Archive for Diglossia and digraphia

A Dartmouth grad's contribution to the development of Hangul

The current issue of the Dartmouth Alumni Magazine includes an article by Karl Schutz and Jun Bum Sun that made me sit bolt upright:

"The Chosŏn One:  The influence of Homer Hulbert, class of 1884, lives on in a country far from his home" (Jul-Aug, 2015).

Read the rest of this entry »

Comments (10)

Digraphia and bilingualism in a Nissan ad

Photograph of a Chinese ad spotted in a Beijing elevator by David Moser, who also provided much of the analysis that follows:

Read the rest of this entry »

Comments (13)

Digraphia and intentional miswriting

I received the following message from David Moser on 6/2/11, but it got lost in my inbox until just now when I was able to retrieve it while cleaning out a bunch of old and unwanted messages:

Wow, talk about digraphia!  I just got this text message on my cell phone here in Beijing:

Read the rest of this entry »

Comments (13)

Starvations

Nathan Hopson sent in this photo (from Nagoya, Japan, but there are similar stores all over Japan):

Read the rest of this entry »

Comments (15)

Ko P

Just in case you hadn't seen this in the news, the winner of the Taipei mayoral election held on November 28, 2014 is Ko Wen-je (Kē Wénzhé 柯文哲), a trauma surgeon who ran as an independent.

"Pro-independence party candidate Ko Wen-je claims victory in Taipei mayor race"
The Straits Times (11/29/14)

Read the rest of this entry »

Comments (20)

English as ruby annotation for Chinese

Something very interesting is going on in this panel (as usual, click to embiggen):

Read the rest of this entry »

Comments (12)

Is the Urdu script on the verge of dying?

Hindi-Urdu, also referred to as Hindustani, is the classic case of a digraphia, so much so that there has been a long-standing controversy over whether they are one language or two.  Their colloquial spoken forms are nearly identical, but when written down, the one in the Devanāgarī script, the other in the Nastaʿlīq script, they have a very different look and "feel".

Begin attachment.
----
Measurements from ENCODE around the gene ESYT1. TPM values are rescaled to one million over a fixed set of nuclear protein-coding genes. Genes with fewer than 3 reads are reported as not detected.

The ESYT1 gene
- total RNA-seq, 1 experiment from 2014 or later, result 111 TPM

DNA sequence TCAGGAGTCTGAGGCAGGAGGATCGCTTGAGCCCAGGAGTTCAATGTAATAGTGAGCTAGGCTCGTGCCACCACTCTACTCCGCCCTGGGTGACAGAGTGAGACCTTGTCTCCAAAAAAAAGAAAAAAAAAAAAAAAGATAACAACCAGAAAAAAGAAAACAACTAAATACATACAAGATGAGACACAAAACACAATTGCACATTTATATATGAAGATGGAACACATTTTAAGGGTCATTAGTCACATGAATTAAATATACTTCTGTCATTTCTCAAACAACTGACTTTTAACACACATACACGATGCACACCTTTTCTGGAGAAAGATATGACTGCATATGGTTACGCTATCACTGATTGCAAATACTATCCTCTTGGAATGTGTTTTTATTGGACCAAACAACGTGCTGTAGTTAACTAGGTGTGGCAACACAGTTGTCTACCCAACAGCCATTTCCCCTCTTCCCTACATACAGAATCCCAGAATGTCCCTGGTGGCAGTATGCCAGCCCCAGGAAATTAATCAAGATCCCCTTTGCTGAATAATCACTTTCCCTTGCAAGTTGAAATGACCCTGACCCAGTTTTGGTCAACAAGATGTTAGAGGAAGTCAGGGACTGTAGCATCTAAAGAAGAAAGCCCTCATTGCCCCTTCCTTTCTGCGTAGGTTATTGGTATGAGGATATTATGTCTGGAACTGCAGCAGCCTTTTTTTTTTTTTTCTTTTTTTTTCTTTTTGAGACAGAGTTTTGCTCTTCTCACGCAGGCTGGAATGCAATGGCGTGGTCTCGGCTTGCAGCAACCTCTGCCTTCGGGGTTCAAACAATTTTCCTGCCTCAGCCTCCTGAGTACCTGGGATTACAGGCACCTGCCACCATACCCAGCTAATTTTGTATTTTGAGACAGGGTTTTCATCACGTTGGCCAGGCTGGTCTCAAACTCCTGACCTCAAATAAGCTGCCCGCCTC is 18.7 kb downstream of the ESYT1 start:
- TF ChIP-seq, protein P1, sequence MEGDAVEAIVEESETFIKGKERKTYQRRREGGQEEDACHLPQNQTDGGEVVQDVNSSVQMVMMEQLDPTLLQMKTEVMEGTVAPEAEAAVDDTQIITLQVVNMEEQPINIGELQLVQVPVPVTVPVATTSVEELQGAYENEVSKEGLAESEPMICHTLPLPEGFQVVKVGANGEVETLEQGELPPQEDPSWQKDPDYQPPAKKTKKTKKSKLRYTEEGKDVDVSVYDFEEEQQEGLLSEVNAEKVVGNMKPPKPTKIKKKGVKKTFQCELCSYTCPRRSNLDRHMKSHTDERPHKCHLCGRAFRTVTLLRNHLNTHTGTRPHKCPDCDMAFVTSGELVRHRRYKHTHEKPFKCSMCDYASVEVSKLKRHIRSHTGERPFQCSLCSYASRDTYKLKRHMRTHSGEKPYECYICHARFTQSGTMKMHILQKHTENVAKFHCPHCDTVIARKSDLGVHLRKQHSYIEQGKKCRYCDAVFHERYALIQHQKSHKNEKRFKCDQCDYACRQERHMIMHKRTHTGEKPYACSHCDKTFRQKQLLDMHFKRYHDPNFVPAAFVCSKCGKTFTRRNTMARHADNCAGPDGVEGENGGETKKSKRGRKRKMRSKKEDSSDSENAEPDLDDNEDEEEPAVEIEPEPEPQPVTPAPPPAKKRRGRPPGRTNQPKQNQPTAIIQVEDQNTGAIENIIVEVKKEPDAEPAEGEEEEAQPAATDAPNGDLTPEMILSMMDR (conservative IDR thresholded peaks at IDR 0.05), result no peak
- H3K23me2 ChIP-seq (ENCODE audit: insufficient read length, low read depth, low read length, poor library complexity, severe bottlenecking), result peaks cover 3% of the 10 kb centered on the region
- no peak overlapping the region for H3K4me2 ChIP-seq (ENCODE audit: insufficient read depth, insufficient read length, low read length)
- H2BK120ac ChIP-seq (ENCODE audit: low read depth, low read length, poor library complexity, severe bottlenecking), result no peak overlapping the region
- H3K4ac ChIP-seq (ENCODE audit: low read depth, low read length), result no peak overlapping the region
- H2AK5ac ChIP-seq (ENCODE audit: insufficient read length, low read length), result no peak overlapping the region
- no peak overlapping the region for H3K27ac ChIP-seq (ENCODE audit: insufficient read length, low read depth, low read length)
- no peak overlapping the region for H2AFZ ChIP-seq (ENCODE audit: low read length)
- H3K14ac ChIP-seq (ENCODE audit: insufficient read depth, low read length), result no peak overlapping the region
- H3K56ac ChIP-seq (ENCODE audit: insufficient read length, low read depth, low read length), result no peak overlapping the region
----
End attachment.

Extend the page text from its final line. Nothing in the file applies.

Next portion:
Read the rest of this entry »

Comments (56)

"Frozen" in Arabic

The New Yorker blog has an online article by Elias Muhanna entitled "Translating 'Frozen' Into Arabic".  What's noteworthy is that Disney's "Frozen" was translated into Modern Standard Arabic (MSA), while previous Disney releases were translated into Egyptian Arabic.  Somewhat oddly, the author compares MSA vis-à-vis colloquial forms of Arabic with both King James Bible English / sportscaster English and Latin quatrains / hiphop French.

Read the rest of this entry »

Comments (20)

Great taste

Victor Steinbok sent in this photograph of a dim sum restaurant in Boston:


Read the rest of this entry »

Comments (30)

English or Mandarin as the World Language?

Over at Lingua Franca, fellow Language Log author Geoffrey Pullum has an excellent article entitled "There Was No Committee".

Here's a key paragraph:

Some people talk as if Mandarin Chinese was gaining on English. It is not, and it never will. A Tamil-speaking computer scientist explaining an algorithm to a Hungarian scientist at a Japanese-organized scientific meeting in Thailand calls on English, not Chinese. Nowhere in the world do we find significant numbers of non-Chinese speakers choosing Mandarin as the medium for bridging language gaps. There are no signs of that changing.

Read the rest of this entry »

Comments (73)

"I tell you"

Bruce Rusk, in a comment to "A bilingual, biscriptal product designation in Taiwan", mentioned "the informal Taiwanese Mandarin pronunciation of 給 ('give') gei3 as gie (3rd tone?), which is not a 'legal' Mandarin syllable" and noted that he "always assumed it was influenced by Taiwanese."

Bruce's mention of "給 ('give') gei3" in turn reminds me of a related Taiwanese-Mandarin interference that affected my own speech in a profound way.

Read the rest of this entry »

Comments (25)

A bilingual, biscriptal product designation in Taiwan

Well, it's not quite as complex as the mixture of languages and scripts that we addressed in "A trilingual, triscriptal ad in the Taipei subway", but the following group of four characters and four phonetic symbols on the container of a fish-based food flavoring (here's the company's web page for this project) raises plenty enough interesting issues to merit its own post.

Read the rest of this entry »

Comments (5)

A trilingual, triscriptal ad in the Taipei subway

Mark Swofford took these photographs of an advertisement for a very well-known brand of instant noodles in the Taipei MRT (subway system). It makes use of three scripts (Chinese characters [including some rare, non-standard forms], bopomofo / zhùyīn fúhào 注音符號 [Mandarin "Phonetic Symbols" of the Republic of China, and Roman letters) and possibly as many languages (Taiwanese, Japanese, English) — with Mandarin apparently *not* being among them.


Read the rest of this entry »

Comments (29)